What disturbed me was Landrus’ insistence on including elements of hip-hop, rock, funk and reggae into his compositions, none of which (and I am adamant on this subject) are either conducive or friendly to jazz. Funk, of course, is an outgrowth of R&B, and even as far back as the 1950s great jazz musicians such as Charlie Parker, Thelonious Monk and Charlie Parker stayed as far away from R&B and early rock music as they possibly could. In its later state, funk is simply an insistent beat for dancing, and a stiff one at that. Both the hip-hop and reggae beats also impede rather than help the progression of jazz music, as Charles Mingus complained in the 1970s. The music of James Brown, Michael Jackson, Led Zeppelin and Pink Floyd have absolutely nothing to do with jazz. Better he should have picked up on the music of Professor Longhair and Dr. John, which does.

That being said, Landrus’ Jeru Concerto (named after Mulligan’s nickname) is a fascinating piece, eclectic in its style and largely focused on the ensemble. Landrus himself is the only soloist, which is appropriate. The opening figure sounds Mulligan-ish in outline, but the heavy reliance on the tuba playing backbeats is a startling touch. The music quickly melts into what I would call “Hollywood movie music scoring,” with the strings playing footballs (whole notes) over a surging beat and Landrus’ baritone saxophone. I was a bit disappointed that Landrus didn’t seem to know how such innovators as Mundy, Sauter and David Balakrishnan used strings, but I could hear that he was more focused on color than an interesting texture. I did, however, like the brass punctuations, particularly in the first movement, and despite my misgivings the music itself, as opposed to the scoring, developed interestingly.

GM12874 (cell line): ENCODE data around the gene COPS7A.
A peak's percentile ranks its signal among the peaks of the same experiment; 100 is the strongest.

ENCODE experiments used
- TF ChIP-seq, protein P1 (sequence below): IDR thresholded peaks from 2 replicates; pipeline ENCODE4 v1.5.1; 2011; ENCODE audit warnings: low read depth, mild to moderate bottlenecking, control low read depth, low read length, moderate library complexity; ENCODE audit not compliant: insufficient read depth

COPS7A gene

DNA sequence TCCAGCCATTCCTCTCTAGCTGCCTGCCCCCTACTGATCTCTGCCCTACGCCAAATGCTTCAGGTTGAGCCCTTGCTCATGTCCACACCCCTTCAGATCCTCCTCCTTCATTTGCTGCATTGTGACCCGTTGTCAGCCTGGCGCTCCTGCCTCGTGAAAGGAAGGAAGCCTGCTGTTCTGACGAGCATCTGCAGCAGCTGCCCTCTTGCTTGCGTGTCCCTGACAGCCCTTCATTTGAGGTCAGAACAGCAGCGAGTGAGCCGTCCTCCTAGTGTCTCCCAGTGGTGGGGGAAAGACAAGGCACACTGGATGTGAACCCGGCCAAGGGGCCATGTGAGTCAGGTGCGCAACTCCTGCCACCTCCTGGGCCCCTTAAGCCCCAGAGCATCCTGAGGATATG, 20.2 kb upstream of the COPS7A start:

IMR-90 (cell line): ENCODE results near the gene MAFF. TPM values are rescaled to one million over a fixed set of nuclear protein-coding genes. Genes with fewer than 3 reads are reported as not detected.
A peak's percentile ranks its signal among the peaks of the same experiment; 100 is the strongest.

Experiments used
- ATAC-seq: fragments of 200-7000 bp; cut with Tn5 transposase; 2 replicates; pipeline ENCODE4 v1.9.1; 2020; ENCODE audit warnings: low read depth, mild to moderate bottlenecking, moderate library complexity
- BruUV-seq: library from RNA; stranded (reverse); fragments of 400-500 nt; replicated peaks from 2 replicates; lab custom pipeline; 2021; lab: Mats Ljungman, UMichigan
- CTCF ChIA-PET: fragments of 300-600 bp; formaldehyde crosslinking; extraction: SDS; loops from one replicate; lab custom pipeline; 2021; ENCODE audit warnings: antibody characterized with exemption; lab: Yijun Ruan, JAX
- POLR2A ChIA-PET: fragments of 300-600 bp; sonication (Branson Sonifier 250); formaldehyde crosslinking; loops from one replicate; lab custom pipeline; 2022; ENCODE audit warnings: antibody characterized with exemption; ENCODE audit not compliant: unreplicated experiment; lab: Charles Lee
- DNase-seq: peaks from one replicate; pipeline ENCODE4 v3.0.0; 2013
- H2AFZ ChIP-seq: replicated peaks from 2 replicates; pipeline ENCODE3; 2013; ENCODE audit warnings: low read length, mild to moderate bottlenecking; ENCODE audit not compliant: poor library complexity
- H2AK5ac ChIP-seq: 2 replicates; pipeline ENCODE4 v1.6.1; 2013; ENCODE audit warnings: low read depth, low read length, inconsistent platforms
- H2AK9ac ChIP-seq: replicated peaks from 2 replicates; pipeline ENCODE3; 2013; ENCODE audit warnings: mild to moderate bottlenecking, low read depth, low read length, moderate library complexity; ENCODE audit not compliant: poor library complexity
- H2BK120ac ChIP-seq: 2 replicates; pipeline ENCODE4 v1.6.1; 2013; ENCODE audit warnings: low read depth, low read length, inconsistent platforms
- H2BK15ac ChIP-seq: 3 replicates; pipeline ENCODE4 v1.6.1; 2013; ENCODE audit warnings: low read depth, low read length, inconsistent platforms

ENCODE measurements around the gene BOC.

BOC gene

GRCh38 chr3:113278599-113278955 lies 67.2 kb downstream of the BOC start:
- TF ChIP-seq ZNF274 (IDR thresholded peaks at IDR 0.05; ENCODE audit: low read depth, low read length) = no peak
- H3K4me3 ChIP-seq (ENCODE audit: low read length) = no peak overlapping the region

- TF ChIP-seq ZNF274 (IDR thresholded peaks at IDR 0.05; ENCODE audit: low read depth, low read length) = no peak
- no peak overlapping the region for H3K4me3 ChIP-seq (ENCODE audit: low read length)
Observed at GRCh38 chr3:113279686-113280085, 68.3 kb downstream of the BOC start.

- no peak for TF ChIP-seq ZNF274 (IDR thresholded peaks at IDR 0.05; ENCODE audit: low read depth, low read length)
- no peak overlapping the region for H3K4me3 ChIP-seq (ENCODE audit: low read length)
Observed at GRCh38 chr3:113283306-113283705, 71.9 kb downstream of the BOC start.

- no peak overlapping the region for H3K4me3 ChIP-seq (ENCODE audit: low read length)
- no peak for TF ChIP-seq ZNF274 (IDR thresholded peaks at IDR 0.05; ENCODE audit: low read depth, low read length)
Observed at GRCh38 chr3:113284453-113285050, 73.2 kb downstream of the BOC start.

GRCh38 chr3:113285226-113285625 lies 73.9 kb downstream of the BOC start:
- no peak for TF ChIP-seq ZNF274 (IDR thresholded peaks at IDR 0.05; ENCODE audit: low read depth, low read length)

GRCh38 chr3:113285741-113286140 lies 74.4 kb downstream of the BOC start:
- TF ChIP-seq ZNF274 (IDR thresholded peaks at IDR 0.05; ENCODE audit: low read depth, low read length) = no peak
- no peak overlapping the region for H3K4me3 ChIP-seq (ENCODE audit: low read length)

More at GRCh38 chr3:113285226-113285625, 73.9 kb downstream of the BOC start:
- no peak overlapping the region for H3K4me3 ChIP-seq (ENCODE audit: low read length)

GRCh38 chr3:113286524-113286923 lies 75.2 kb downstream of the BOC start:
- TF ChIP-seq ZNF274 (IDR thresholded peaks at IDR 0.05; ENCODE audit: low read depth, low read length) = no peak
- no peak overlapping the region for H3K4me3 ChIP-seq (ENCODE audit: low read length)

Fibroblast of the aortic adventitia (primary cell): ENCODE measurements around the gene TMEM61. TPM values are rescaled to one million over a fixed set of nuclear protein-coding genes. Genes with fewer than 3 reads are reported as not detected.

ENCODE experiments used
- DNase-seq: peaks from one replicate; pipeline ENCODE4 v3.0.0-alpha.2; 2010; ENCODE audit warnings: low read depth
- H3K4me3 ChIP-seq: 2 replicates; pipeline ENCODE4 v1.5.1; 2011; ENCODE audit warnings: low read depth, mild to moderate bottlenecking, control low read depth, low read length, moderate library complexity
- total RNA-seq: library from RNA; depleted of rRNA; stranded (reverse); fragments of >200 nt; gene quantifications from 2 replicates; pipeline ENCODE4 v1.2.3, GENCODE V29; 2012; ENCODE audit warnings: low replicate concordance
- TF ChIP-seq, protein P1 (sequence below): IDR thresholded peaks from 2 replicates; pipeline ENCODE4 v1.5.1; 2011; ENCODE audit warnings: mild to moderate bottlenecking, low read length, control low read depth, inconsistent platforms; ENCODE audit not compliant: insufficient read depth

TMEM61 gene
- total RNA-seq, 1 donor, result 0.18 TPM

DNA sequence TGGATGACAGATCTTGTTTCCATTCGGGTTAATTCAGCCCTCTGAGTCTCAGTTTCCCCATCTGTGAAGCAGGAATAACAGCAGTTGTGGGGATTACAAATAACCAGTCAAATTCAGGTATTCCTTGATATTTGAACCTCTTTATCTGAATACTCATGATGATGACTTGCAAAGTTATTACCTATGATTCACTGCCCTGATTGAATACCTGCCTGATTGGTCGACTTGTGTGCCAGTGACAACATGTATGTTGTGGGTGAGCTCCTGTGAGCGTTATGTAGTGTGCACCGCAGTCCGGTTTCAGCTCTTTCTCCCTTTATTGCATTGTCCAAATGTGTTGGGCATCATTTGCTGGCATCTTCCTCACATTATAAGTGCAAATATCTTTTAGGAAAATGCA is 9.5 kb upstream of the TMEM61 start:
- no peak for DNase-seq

The brief interlude (1:11) is a cadenza for Landrus on the bari sax, playing rapid sixteenths in serrated figures, while the second movement relies on creating warmth with low timbres—sort of a Gil Evans-ish sound without Evans’ remarkable tone mixtures. The melodic line here is quite lovely, however, and Landrus plays a nice solo over soft pizzicato strings and fills by the vibes. I was particularly impressed by the third movement; here, Landrus used his orchestral palette in a more innovative way, including soft string tremolos, and the music was deeper, more reflective than the preceding movement. This is an excellent piece of music, at least until the rock beat enters, but fortunately it was not too obtrusive here. Also excellent is the fourth and last movement, which has an asymmetric beat but sticks primarily to a jazz form of expression. Some of Landrus’ musical ideas in the moving lines of the accompaniment are quite interesting; with more innovative timbres, it would have been outstanding. I particularly liked his willingness to change moods and tempos within this movement, creating a sort of miniature suite as the finale to his concerto.